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Tuesday, March 24, 2015

The Problem with Pets

For many people pets have become an integral part of their lives, even more so for older adults. Yet, as we age, our pets can present challenges. What happens if you move to a senior-living facility? What if your pet(s) outlive you? Fortunately, there are solutions. 

For many people pets have become an integral part of their lives, even more so for older adults. With children grown and gone, our pets become our constant companions, especially if we live alone. We form bonds with our pets—whether cat, dog, bird or something else—that aren’t easy to break. Yet, as we age, our pets can present challenges. What happens if you move to a senior-living facility? What if your pet(s) outlive you?

Fortunately, many people are facing this issue, so solutions are available, including pet sanctuaries and pet trusts. At the same time, an increasing number of senior-living communities are allowing people to bring their pets with them. It’s an acknowledgment that animals can play a role in keeping people healthy, both emotionally and physically. A Place for Mom offers a list by state of pet-friendly senior living communities .

For those who want to adopt an animal but worry about outliving your companion, consider an older dog or cat. There are many good reasons for doing this, not least of which a more mature animal won’t take the time and energy of a puppy or kitten.

Questions to Ask for Pet Retirement Home

To make sure the pet retirement home is well run, don’t be afraid to ask questions:

1. Safety. Is the facility licensed with animal control? When was the last inspection, and how was its evaluation?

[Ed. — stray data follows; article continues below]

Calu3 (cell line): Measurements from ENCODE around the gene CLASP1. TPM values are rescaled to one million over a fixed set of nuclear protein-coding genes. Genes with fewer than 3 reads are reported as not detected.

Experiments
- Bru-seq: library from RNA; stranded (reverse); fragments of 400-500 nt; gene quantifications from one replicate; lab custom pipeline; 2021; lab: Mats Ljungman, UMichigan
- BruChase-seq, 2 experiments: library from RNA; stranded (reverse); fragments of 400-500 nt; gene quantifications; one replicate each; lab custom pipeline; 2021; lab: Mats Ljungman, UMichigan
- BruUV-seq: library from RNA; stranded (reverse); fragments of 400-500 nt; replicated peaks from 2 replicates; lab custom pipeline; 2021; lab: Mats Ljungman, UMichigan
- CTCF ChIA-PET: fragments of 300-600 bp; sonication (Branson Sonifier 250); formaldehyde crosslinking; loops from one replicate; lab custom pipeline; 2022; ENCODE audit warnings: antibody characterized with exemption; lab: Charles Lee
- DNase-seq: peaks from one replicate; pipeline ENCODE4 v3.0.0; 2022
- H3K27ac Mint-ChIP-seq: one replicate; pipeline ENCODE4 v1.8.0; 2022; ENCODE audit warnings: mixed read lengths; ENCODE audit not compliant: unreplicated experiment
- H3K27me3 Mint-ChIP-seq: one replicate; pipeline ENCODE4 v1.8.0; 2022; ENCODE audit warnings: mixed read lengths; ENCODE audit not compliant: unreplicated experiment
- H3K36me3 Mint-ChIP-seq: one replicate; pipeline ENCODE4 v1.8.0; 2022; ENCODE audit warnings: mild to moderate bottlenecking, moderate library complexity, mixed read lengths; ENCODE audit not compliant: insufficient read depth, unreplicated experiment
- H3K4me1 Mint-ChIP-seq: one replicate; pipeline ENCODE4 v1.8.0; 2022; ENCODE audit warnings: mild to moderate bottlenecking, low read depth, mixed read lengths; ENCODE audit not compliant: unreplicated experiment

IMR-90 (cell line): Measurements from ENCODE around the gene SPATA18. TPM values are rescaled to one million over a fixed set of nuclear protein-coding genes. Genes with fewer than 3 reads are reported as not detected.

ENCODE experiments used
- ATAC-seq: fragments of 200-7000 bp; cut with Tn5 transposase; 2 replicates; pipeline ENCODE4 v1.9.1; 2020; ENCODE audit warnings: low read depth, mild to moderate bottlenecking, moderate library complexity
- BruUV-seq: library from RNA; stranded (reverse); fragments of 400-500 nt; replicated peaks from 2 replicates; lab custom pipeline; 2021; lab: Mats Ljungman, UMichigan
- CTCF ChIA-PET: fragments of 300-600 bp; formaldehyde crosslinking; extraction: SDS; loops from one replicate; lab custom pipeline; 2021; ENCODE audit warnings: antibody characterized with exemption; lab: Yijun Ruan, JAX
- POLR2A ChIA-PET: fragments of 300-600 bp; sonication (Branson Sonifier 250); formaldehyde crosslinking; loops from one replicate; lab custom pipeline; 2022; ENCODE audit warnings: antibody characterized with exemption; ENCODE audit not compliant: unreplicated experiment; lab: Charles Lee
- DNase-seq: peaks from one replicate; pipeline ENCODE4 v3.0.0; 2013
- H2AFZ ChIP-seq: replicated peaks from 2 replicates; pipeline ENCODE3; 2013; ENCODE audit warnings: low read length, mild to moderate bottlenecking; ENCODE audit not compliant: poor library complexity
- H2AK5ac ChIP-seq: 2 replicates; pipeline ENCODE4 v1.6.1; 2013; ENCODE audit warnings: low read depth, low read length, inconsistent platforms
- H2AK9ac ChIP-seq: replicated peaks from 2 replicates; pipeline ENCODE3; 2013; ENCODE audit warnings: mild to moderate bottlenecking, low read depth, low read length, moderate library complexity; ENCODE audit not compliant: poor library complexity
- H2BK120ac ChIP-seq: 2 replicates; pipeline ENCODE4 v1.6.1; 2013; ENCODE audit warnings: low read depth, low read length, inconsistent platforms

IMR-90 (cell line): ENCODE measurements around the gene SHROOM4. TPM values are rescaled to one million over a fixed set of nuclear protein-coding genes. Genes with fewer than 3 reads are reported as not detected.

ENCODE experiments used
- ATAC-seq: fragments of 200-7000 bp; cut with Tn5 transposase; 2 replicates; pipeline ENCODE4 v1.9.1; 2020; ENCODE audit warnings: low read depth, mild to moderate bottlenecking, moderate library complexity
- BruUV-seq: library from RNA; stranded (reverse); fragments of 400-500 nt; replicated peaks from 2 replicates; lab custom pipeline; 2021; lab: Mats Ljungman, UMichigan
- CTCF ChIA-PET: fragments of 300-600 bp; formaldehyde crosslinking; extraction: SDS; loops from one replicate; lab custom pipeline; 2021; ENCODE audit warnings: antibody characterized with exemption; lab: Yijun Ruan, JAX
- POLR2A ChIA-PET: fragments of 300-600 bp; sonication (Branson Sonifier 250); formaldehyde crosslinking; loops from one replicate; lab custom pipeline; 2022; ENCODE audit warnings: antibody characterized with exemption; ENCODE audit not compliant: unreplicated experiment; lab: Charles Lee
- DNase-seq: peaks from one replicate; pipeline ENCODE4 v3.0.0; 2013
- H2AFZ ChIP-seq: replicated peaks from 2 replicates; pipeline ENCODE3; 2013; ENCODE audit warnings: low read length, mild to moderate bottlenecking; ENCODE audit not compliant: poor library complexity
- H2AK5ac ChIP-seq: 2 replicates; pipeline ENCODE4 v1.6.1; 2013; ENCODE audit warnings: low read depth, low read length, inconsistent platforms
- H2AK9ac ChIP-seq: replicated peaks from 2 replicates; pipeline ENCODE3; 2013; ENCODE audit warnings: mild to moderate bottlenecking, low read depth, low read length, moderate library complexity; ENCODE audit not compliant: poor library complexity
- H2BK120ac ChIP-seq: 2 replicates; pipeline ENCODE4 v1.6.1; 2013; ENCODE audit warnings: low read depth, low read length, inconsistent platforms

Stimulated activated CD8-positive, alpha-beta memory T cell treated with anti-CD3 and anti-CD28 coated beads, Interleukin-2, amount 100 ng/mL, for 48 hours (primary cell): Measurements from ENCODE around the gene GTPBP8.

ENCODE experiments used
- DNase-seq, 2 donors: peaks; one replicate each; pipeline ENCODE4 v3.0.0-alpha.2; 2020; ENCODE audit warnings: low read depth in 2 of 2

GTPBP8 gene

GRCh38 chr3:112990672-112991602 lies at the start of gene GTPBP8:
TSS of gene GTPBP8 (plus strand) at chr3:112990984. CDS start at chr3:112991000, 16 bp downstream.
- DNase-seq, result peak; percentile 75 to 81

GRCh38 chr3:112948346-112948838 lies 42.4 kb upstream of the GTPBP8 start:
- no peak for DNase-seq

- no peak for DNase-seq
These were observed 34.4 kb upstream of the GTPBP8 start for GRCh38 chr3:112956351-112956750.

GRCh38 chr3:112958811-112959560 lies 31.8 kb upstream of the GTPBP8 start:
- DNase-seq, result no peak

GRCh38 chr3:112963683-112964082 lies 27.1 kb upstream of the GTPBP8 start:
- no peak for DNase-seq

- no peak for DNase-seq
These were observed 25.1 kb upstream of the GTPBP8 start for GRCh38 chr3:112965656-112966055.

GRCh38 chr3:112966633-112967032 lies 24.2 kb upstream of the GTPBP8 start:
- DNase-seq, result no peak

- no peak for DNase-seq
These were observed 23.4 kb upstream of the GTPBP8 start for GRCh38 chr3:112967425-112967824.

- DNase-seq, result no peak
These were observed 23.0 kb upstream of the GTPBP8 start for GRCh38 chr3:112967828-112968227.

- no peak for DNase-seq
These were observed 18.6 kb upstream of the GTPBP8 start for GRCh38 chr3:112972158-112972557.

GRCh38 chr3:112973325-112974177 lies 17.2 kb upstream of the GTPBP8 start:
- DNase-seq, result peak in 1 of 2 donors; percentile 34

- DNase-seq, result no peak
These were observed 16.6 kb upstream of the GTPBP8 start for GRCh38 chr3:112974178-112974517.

2. Layout. How many animals are currently living there, and how big is the facility? Does it seem like a comfortable environment? Are there enough staffers to spend time with each pet? Or does it look—and sound—overcrowded?

3. Finances. Will the organization share its tax returns and other financial records? You need to make sure that the facility has solid financial footing, so that it doesn’t run out of funds.

4. Medical staff. Does the center have a dedicated veterinarian? How long has it worked with the vet? The facility should have a close and steady relationship with a particular veterinary group, so that the pets get a consistent standard of care.

5. Emergencies. What is the shelter’s emergency evacuation plan, and is it registered with local authorities? Should the pets need to be evacuated because of a fire or a natural disaster, the staff and local responders should have a plan in place.

Source: “Trend Watch: Retirement Homes for Pets,” July 9, 2012, Vetstreet

Finding a Good Home

Pet retirement homes are designed for pet owners who want to make sure their pet is taken care of after they pass on and don’t have a trusted caretaker for their animal. Some of the animal sanctuaries would be the envy of any retirement-community resident. At the Bide-A-Wee Golden Years Retirement Home on Long Island, New York, cats perch on window seats in a greenhouse or use the outdoor area for exercise. To keep them comfortable, machines purify the air, and radiant floor heating ensures their paws will never be cold. Any time Fluffy doesn’t feel good, she has access to full-time health care. For this eternal care, pet owners pay a $10,000 enrollment fee to guarantee their pets’ placement and then set up an endowment to cover future costs. Some sanctuaries base their fee on the cat's life expectancy, while others have a set fee. Some homes shelter only cats and dogs, while others include various pets, such as birds.

Before making any formal arrangements, it’s a good idea to visit the organization to see how animals are cared for; where they are confined; who looks after them; how often they are socialized and exercised; and what policies and procedures exist regarding care at the facility or placement with a new family. Several websites provide listings for pet sanctuaries (Diabella Loves Cats is one). You might also contact the Veterinarian Association or local animal protection agency. (See sidebar, “Questions to Ask for Pet Retirement Home.”)

There are some drawbacks to pet retirement homes. One is that pets may suffer from being in confined spaces (especially those who previously had more room to roam) and may not do well without one-on-one human contact. Also, it’s possible that the organization may suffer financial problems or staffing shortages, so you’ll want one that is well established. Finally, the number of pet retirement homes is small, so it can be hard to find one.

Setting up a Trust